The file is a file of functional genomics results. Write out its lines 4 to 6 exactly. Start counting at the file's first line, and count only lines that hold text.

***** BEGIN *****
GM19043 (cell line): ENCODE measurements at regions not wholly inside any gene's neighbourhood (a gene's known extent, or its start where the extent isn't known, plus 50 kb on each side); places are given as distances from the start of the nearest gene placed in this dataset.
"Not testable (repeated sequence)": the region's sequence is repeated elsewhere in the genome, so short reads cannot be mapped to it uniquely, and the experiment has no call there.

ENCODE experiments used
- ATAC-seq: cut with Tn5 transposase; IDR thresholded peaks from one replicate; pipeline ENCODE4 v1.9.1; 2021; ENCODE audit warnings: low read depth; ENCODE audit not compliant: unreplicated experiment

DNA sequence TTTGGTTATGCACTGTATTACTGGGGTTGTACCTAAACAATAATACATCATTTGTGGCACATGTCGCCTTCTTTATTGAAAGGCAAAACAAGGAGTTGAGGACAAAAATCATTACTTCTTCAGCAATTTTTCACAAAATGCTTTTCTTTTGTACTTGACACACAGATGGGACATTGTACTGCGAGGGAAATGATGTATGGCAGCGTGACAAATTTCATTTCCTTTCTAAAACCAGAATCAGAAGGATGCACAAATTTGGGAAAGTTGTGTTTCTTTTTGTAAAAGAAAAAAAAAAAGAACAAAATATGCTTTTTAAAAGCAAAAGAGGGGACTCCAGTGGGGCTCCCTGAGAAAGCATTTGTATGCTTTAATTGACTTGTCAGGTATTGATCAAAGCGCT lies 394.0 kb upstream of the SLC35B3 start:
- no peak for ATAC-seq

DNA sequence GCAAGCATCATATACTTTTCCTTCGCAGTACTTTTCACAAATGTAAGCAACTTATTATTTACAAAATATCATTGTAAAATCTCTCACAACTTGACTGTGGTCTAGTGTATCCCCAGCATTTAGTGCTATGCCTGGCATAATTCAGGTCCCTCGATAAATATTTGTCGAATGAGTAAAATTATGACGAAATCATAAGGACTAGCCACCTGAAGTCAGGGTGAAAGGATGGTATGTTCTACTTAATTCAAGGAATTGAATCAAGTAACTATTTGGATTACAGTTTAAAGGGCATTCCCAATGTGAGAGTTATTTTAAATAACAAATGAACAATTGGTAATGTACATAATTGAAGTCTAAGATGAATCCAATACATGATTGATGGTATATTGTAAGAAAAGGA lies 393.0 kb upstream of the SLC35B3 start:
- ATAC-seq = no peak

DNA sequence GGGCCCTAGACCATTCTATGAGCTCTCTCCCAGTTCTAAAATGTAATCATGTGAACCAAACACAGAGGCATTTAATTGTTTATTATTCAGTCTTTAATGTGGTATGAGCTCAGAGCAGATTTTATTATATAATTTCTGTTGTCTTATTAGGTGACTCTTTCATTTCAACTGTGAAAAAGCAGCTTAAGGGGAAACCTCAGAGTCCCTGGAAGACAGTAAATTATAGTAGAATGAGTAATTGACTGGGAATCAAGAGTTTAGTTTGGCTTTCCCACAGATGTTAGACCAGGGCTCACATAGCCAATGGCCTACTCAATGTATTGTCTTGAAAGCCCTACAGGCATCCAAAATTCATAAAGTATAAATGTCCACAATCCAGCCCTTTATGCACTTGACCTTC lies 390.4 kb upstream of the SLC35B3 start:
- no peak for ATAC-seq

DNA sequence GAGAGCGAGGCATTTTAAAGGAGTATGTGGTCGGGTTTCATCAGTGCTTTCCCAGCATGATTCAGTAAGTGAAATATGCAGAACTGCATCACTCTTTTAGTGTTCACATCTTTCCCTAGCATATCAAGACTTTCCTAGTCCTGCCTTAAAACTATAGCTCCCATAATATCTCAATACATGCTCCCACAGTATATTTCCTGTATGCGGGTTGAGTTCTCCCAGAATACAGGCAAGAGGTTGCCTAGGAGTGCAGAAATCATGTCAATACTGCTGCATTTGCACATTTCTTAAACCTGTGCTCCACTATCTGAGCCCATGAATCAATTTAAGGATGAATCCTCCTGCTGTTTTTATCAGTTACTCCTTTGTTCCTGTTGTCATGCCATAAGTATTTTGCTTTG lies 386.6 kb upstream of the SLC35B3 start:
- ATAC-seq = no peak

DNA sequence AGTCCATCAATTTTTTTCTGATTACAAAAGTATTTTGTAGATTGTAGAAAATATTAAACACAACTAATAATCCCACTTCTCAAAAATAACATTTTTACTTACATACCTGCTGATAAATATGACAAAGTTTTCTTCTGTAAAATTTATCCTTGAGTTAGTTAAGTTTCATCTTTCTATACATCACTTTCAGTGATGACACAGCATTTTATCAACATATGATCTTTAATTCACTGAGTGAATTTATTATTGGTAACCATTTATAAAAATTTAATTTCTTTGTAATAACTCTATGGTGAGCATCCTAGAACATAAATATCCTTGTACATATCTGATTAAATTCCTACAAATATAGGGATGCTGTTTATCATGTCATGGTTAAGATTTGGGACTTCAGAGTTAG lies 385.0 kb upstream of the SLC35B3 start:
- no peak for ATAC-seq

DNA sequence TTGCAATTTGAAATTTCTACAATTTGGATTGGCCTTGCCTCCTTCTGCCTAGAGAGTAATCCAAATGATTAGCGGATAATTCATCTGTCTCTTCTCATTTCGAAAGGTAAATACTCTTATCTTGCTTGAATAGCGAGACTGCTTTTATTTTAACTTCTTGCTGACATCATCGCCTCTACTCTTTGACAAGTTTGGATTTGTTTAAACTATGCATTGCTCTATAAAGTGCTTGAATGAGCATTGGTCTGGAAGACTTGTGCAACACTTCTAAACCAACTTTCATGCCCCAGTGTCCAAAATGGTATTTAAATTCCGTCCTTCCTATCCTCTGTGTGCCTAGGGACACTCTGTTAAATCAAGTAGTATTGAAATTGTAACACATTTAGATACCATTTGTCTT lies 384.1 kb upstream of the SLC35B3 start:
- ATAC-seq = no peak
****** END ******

- ATAC-seq: cut with Tn5 transposase; IDR thresholded peaks from one replicate; pipeline ENCODE4 v1.9.1; 2021; ENCODE audit warnings: low read depth; ENCODE audit not compliant: unreplicated experiment

DNA sequence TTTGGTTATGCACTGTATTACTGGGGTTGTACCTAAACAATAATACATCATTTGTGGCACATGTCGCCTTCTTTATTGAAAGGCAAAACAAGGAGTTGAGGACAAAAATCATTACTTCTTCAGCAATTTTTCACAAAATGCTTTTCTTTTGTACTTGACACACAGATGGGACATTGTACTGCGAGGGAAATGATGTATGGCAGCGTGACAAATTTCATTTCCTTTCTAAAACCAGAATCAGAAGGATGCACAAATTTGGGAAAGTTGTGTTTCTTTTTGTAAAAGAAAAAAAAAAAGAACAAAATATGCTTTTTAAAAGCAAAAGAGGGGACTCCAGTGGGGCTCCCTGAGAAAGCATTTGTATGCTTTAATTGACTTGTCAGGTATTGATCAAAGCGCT lies 394.0 kb upstream of the SLC35B3 start:
- no peak for ATAC-seq